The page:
In truth, you’re probably better off with Tony Buzan’s Mind Map Mastery combined with a solid Memory Palace Network instead.

These 5 Note Taking Techniques That Force You To Remember More will probably be more useful to you than trying to develop eidetic memory ever can be.

Even better:

Pushing your memory to grow with meaningful memory training doesn’t require work.

Quit the opposite!

Memory improvement can and should be 100% play. You just need to adopt the correct mental attitude and stop seeking magic bullets. There aren’t any.

So pay attention to each of the memory improvement points above because they come from legitimate memory experts I’ve learned from personally, including Tony Buzan, Phil Chambers, Nelson Dellis and more.

The more you focus your memory improvement efforts on scientifically sound memory exercises, the faster you will progress.

And this point can’t be emphasized enough:

It’s incredibly important to be healthy. Your brain is capable of astounding things when it is cared for correctly, and when you give it lots of practice. So if you’re ready to improve, it’s time to get started.

If you’re interested in doing all of the above while developing a Memory Palace system using the Magnetic Memory Method (the most expansive 21st Century update to the Method of Loci we have), then you are invited to join the Magnetic Memory Method Masterclass.

Further Reading

Wikipedia article on Eidetic Memory

Article on Lebron James, who is said to have an Eidetic memory

How to Memorize Scripture and Verse Numbers

4 Responses to " Eidetic Memory: The Truth About How to Have a Photographic Memory "

  1. Metaphone says:

    As an artist, I’m kind of disappointed. Of course, terms like “photographic” are almost propagandistic and a Hollywood myth, but that doesn’t change that people such as Kim Jung Gi can take a glance at a restaurant room, and then draw that room down to every detail, even the clothing of customers and their posture, without looking up again. He himself claims he doesn’t have photographic memory. Given all the impresssive feats of memory in other fields by normal people, there is no reason to believe visual memory isn’t expandable at least to some degree. If we can hold an image in memory — at least roughly — why wouldn’t that already existing ability be expandable?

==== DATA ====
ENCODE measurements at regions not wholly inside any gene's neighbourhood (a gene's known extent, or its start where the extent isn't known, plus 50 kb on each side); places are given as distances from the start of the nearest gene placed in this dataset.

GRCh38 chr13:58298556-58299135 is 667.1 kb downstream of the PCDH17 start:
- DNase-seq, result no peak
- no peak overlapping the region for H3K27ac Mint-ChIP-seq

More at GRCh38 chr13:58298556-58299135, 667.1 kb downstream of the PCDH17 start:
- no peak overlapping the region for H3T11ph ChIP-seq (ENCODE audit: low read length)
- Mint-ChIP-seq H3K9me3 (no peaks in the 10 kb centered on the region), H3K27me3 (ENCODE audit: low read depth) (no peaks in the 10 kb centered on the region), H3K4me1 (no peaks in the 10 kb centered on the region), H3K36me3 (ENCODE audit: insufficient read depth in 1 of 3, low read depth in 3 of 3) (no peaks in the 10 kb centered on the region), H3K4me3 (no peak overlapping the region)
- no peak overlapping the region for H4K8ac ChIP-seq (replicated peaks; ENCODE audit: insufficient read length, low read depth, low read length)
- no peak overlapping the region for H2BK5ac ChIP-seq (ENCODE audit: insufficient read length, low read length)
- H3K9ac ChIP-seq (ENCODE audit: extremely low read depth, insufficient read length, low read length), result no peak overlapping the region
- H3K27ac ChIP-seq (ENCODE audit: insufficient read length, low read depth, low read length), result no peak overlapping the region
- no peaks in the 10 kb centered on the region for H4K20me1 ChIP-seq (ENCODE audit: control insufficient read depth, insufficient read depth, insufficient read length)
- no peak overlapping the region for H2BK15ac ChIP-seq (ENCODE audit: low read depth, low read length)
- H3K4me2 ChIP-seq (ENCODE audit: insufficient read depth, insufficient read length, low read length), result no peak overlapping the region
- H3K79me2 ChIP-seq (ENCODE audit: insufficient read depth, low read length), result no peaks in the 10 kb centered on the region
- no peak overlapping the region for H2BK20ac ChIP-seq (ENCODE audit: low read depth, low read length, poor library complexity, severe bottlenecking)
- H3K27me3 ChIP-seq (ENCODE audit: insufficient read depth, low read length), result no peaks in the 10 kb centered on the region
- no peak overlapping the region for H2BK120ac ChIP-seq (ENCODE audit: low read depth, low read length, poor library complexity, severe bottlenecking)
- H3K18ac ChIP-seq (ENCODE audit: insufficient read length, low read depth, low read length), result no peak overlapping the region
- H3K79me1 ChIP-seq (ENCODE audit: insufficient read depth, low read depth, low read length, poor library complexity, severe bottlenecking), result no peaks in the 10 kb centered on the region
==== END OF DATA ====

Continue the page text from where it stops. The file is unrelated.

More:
• Thanks for taking a moment to comment.

      It’s not that uncommon for artists to be able to do this. In the early days of the newspaper era, it was expected of artists for sketching events.

      Visual memory certain is expandable using what we call the Magnetic Modes. Some reading on Memory Palace science we’ve provided will help.

      We also cover some exercises in the free course offered at this site that will expand visual imagination skills.

      At the end of the day, it’s about more than just the visual mode if you want to be an artist in your mind. Please remember that, as we’re here to serve people who want to remember more – often people who don’t have a mind’s eye due to aphantasia.

      In fact, visual imagination isn’t needed in the way one would think for memory techniques to work. Seek the truth about how memory really works and you will find astonishing powers on tap.

      Thanks again for posting and stay tuned for some more material on eidetic memory on this site soon.

  2. resMatematicae says:

    That’s a great article. Thanks alot.
    However, Wikipedia mentions that the mathematician John von Neumann, also famous for other remarkable feats, was able to recall the information of a book page precisely after a quick glance at it. Also, according to E. Wigner, he could quote from all the books he read. Although I think that he used and developed as well as massively practiced a number of techniques for memory and “speed-reading”, it would be interesting to hear what your opinion on this phenonmenon is.

    • A lot depends on what books we’re talking about and in what ways these claims about von Neumann’s memory were tested. “Precisely” means nothing if we don’t have specific parameters around it.

      Likewise with “quotes.” I can quote from many books too, but without specific parameters around what counts as accuracy, we are only speculating.

      Speed reading is mostly a farce filled with pseudoscience and I expose why and how on this page about how to read faster.

      Give it a read and if you have substantial evidence that goes beyond Wikipedia and second person reports, I’d be interested.

      Beyond that, I expect von Neumann would surely repeat my call for scientific rigor here, and he was definitely legend enough without attaching pseudoscience to his name.